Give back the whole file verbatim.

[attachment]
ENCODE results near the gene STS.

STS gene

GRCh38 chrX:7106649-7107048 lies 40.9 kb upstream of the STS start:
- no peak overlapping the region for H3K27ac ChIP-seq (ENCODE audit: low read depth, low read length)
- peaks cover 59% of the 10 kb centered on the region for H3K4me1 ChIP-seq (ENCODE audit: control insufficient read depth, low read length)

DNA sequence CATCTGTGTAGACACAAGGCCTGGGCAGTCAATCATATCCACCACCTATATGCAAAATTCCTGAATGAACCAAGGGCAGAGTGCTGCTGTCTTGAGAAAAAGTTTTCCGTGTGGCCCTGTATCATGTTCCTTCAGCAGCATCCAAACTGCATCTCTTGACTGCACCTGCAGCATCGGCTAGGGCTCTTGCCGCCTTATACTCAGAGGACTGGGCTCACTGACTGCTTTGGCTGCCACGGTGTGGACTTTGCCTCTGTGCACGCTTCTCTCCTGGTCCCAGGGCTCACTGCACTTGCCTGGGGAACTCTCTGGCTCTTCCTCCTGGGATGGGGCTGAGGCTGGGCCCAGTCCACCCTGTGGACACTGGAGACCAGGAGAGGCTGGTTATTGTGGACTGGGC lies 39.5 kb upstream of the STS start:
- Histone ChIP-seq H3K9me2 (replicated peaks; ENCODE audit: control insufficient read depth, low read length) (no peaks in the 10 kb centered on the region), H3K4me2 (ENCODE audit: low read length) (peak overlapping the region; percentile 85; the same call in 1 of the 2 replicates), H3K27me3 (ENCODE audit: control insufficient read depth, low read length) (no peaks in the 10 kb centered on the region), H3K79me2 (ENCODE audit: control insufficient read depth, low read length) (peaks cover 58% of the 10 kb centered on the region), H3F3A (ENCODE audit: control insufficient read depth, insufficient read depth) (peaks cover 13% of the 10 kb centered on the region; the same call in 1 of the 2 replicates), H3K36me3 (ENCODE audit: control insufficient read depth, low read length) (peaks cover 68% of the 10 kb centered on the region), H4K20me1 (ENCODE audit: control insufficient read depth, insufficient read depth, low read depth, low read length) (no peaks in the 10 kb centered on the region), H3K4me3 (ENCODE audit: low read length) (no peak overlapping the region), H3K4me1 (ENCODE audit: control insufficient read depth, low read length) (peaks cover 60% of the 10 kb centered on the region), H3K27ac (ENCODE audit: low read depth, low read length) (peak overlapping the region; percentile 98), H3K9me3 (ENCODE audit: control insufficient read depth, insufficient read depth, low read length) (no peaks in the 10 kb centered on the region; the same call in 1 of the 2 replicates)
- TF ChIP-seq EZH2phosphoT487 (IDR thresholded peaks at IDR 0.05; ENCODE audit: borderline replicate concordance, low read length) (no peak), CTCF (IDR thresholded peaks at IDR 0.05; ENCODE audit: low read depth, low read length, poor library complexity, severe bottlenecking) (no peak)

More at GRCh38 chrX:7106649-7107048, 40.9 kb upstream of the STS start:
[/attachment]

ENCODE results near the gene STS.

STS gene

GRCh38 chrX:7106649-7107048 lies 40.9 kb upstream of the STS start:
- no peak overlapping the region for H3K27ac ChIP-seq (ENCODE audit: low read depth, low read length)
- peaks cover 59% of the 10 kb centered on the region for H3K4me1 ChIP-seq (ENCODE audit: control insufficient read depth, low read length)

DNA sequence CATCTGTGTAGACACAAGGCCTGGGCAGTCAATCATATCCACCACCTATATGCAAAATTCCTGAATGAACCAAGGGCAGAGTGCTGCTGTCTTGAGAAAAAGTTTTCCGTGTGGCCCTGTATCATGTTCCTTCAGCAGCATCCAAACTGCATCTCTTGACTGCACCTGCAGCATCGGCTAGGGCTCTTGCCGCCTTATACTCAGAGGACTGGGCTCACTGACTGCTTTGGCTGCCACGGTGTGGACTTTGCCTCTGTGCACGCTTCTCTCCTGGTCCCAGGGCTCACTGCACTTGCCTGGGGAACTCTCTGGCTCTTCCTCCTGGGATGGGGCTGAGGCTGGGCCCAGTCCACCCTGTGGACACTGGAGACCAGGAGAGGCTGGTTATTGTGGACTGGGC lies 39.5 kb upstream of the STS start:
- Histone ChIP-seq H3K9me2 (replicated peaks; ENCODE audit: control insufficient read depth, low read length) (no peaks in the 10 kb centered on the region), H3K4me2 (ENCODE audit: low read length) (peak overlapping the region; percentile 85; the same call in 1 of the 2 replicates), H3K27me3 (ENCODE audit: control insufficient read depth, low read length) (no peaks in the 10 kb centered on the region), H3K79me2 (ENCODE audit: control insufficient read depth, low read length) (peaks cover 58% of the 10 kb centered on the region), H3F3A (ENCODE audit: control insufficient read depth, insufficient read depth) (peaks cover 13% of the 10 kb centered on the region; the same call in 1 of the 2 replicates), H3K36me3 (ENCODE audit: control insufficient read depth, low read length) (peaks cover 68% of the 10 kb centered on the region), H4K20me1 (ENCODE audit: control insufficient read depth, insufficient read depth, low read depth, low read length) (no peaks in the 10 kb centered on the region), H3K4me3 (ENCODE audit: low read length) (no peak overlapping the region), H3K4me1 (ENCODE audit: control insufficient read depth, low read length) (peaks cover 60% of the 10 kb centered on the region), H3K27ac (ENCODE audit: low read depth, low read length) (peak overlapping the region; percentile 98), H3K9me3 (ENCODE audit: control insufficient read depth, insufficient read depth, low read length) (no peaks in the 10 kb centered on the region; the same call in 1 of the 2 replicates)
- TF ChIP-seq EZH2phosphoT487 (IDR thresholded peaks at IDR 0.05; ENCODE audit: borderline replicate concordance, low read length) (no peak), CTCF (IDR thresholded peaks at IDR 0.05; ENCODE audit: low read depth, low read length, poor library complexity, severe bottlenecking) (no peak)

More at GRCh38 chrX:7106649-7107048, 40.9 kb upstream of the STS start: